A little way from the bungalow a farm stands still in the stagnant heat, apart from a horse drowning in a slurry pit. The silence is punctuated by the erratic slapping and frenzied movement of the horses’ heavy mass wadding in the muck. During frequent intervals of snorting and heavy breathing, its body, racked by a cocktail of fear and exhaustion, keeps very still except for the rise and fall of its ribcage. The horse now camouflaged in a cloak of ebony bellows its nostrils that rhythmically flash a scarlet warning sign. The moments of panicked movement are starting to deplete as slowly it starts to sink; the fight is becoming obsolete as the iridescent treacle makes its way up with increasing momentum. The slurry begins to pucker and pop around its nostrils; forcing its neck to arch and its mussel to protrude into the air, (the repositioning of its head sending skimming ripples of breath on the slurries surface). The horses’ ears twitch as flies dance on the tips and its eyes begin to dart furiously.

At the nearest house in the line of three, a girl sits on the corrugated lid of a log bin. She examines her thighs as they begin to melt into the plastic grooves; creating shallow pools of perspiration. She gets up and disappears for a moment, then returns with an ice cream and repositions on top of the bin. Her dog suddenly bounds up and plunges its head into her crotch, retrieving little crumbs of debris and food that have collected there. Furiously she pushes its heavy head and scissors her legs to beckon him off, he then makes for another lunge forcing her to give up her sweaty spot. She stands up and surveys the garden, noting the lack of activity apart from the ecstatic ejaculation of a leaky hosepipe. She makes way for it, squirting water into her mouth then arching her head; she starts to gargle then discovers the dent made in the earth from a washing line and dribbles into it. Lying on her back she takes off her sock and picks little bits of fluff from between her nails and toes. Examining them, she hesitates a moment before smelling her sock, then makes a ball with it and tosses it over the fence. She rolls onto her stomach fondling and pulling at the grass, drifting to sleep as sweat collects in the creases of her eyelids.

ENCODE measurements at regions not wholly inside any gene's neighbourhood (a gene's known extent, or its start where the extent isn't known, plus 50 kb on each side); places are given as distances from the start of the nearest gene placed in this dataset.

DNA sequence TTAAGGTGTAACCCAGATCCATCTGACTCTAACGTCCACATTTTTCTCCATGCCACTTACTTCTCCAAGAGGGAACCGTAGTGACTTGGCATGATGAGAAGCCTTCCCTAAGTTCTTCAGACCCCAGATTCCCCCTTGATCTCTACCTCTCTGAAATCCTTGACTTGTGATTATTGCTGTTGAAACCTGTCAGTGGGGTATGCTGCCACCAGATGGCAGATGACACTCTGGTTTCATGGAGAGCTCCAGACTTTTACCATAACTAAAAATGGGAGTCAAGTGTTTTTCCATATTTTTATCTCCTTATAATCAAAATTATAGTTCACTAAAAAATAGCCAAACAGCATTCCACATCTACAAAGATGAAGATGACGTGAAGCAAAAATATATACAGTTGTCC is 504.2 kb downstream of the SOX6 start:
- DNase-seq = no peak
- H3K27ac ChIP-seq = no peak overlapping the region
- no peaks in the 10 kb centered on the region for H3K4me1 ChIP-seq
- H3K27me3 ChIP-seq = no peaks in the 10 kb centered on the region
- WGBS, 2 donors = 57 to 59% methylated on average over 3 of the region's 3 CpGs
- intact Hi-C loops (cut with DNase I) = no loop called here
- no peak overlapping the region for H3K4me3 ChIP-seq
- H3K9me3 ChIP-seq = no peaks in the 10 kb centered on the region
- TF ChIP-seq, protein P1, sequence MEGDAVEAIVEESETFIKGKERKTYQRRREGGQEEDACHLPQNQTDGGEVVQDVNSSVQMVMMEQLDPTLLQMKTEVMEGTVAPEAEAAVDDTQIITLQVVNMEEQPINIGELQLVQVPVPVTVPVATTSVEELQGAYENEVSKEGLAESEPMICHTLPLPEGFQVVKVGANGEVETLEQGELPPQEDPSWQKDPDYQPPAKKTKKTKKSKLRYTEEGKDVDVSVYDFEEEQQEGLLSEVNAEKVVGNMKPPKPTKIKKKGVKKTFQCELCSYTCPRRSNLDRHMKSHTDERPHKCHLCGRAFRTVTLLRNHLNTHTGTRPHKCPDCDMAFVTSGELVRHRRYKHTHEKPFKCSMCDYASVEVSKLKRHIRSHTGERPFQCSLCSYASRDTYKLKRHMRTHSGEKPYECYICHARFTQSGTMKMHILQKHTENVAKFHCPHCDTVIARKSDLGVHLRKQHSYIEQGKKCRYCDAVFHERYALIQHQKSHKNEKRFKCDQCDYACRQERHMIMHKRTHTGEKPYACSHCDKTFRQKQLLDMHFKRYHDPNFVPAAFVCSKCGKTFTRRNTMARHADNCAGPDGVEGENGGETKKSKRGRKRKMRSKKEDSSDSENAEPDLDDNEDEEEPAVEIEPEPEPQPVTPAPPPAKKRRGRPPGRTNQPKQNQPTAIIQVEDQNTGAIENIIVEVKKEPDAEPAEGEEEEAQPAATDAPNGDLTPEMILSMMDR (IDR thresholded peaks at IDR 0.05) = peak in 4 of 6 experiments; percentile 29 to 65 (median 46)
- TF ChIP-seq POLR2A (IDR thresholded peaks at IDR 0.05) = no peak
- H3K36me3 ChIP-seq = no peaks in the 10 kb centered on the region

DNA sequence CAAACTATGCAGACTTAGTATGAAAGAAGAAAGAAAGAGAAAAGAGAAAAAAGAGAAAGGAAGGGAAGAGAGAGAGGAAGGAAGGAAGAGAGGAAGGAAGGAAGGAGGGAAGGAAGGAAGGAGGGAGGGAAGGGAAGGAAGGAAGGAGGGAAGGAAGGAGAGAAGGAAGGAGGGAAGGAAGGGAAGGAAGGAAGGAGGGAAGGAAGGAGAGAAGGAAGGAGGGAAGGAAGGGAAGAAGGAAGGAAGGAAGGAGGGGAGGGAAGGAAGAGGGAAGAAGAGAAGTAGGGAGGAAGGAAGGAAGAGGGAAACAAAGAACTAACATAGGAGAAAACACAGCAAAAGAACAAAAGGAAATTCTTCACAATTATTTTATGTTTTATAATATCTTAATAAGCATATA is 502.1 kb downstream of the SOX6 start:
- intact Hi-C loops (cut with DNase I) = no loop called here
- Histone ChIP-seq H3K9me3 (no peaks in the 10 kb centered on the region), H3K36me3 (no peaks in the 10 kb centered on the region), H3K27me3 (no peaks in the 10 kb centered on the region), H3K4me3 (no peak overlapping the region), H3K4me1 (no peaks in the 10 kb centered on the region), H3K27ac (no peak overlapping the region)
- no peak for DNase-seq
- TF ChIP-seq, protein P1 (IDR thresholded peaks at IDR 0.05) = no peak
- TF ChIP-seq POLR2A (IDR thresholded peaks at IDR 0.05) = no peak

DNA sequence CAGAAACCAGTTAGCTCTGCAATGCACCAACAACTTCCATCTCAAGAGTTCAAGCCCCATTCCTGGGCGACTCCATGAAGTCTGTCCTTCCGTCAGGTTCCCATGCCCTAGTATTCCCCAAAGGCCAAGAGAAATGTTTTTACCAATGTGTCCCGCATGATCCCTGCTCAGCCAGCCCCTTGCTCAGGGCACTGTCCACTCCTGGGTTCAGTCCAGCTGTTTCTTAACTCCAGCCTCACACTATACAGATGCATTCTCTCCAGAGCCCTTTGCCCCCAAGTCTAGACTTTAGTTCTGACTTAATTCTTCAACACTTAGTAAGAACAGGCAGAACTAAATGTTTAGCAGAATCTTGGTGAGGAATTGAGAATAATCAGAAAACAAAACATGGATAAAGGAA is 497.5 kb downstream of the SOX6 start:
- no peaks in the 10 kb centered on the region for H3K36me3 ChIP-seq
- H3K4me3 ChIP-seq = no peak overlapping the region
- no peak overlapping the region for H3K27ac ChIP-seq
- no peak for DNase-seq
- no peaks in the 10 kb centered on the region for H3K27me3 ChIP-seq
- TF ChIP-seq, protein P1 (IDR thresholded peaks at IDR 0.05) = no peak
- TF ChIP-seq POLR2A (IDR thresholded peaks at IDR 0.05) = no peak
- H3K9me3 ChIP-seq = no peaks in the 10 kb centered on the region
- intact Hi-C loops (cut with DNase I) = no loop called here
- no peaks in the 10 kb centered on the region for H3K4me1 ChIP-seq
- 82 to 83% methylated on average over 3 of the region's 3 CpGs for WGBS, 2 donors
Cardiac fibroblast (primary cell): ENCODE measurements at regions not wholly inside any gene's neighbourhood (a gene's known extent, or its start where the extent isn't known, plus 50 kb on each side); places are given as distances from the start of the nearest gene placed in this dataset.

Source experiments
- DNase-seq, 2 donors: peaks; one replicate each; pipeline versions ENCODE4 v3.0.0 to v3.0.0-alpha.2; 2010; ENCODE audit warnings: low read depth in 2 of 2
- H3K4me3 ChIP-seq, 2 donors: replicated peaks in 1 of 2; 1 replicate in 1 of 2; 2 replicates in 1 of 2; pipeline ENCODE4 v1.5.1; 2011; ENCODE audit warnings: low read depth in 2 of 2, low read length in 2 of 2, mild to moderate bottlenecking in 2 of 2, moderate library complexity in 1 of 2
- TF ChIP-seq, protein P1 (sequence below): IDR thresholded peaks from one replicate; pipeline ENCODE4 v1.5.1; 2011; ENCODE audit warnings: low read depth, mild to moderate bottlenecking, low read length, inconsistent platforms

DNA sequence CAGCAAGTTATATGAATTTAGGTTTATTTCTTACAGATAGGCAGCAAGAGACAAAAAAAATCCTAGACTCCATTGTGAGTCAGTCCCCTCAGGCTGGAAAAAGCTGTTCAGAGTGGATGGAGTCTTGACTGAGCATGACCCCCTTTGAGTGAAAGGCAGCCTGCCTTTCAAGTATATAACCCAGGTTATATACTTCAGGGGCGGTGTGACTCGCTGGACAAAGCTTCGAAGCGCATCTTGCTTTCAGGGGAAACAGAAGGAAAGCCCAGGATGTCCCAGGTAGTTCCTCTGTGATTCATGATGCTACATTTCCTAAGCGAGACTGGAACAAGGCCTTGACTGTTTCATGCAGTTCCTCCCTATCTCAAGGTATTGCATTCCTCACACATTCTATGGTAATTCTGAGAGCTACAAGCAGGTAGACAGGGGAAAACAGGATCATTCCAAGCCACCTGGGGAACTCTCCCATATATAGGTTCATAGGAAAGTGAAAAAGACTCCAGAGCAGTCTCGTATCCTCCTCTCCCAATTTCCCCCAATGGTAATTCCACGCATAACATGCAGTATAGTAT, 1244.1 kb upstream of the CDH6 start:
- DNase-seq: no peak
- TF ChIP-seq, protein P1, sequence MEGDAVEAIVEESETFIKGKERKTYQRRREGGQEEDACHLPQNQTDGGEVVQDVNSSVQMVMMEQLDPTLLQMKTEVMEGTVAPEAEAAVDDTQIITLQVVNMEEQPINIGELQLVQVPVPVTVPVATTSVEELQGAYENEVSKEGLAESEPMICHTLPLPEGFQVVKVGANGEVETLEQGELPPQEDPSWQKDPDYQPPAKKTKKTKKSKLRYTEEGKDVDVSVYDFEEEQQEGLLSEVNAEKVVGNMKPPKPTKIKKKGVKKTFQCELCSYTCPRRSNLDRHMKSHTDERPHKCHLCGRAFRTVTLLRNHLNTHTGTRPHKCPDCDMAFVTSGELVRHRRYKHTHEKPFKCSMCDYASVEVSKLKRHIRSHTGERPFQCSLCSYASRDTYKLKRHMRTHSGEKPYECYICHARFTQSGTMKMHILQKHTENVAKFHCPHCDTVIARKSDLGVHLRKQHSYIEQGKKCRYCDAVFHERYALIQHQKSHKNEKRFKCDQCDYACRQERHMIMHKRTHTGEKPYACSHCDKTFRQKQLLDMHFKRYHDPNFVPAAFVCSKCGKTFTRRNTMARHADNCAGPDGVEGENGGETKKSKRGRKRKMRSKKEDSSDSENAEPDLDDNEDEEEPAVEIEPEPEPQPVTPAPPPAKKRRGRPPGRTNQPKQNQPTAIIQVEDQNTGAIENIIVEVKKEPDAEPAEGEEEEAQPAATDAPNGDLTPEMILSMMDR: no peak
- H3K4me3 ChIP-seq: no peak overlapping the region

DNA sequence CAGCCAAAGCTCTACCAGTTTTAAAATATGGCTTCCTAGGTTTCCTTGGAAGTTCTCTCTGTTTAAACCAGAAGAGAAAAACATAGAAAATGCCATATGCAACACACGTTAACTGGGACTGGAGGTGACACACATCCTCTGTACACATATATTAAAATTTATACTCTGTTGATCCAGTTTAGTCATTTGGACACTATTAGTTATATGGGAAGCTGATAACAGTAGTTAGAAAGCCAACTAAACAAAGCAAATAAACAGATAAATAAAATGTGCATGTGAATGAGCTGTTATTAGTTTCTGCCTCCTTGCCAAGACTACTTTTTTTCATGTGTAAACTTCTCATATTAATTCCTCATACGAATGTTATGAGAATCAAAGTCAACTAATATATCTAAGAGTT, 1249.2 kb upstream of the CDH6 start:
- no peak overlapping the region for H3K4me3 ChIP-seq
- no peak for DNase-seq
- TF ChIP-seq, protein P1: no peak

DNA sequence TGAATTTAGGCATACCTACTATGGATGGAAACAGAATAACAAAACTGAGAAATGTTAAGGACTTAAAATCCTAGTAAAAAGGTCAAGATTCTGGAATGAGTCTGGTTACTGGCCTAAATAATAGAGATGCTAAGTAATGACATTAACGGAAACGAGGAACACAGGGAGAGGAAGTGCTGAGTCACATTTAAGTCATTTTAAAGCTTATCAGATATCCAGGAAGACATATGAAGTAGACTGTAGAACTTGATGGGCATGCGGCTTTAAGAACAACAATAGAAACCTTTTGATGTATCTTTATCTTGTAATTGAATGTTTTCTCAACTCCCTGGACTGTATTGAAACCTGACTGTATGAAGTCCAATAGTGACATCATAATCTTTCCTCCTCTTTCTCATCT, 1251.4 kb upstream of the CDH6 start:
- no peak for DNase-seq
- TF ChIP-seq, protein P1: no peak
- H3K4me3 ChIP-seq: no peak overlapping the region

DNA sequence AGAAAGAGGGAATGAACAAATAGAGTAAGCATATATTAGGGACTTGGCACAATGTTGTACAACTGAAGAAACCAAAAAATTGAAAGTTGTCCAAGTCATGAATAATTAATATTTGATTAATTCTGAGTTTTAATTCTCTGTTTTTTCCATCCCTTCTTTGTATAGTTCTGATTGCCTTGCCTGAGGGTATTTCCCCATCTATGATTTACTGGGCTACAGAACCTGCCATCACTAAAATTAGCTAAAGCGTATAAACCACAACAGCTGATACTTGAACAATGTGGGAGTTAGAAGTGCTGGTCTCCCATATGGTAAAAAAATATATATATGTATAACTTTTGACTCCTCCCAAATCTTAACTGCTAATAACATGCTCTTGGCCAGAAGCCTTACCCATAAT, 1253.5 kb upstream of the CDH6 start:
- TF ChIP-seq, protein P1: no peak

‘Nourishment II’ is a charitable event that raises funds in aid of Prananth Children’s Home, India. The Home was co-founded in 2009 by Anousha’s grandmother, Joyce, in Hosur, South India, as a home for thirty children aged 5 to 18. The aim of 'Nourishment' is to use art exhibitions as a way of raising money for the organization. All funds raised from this show will go directly to the Prananth Children’s Home.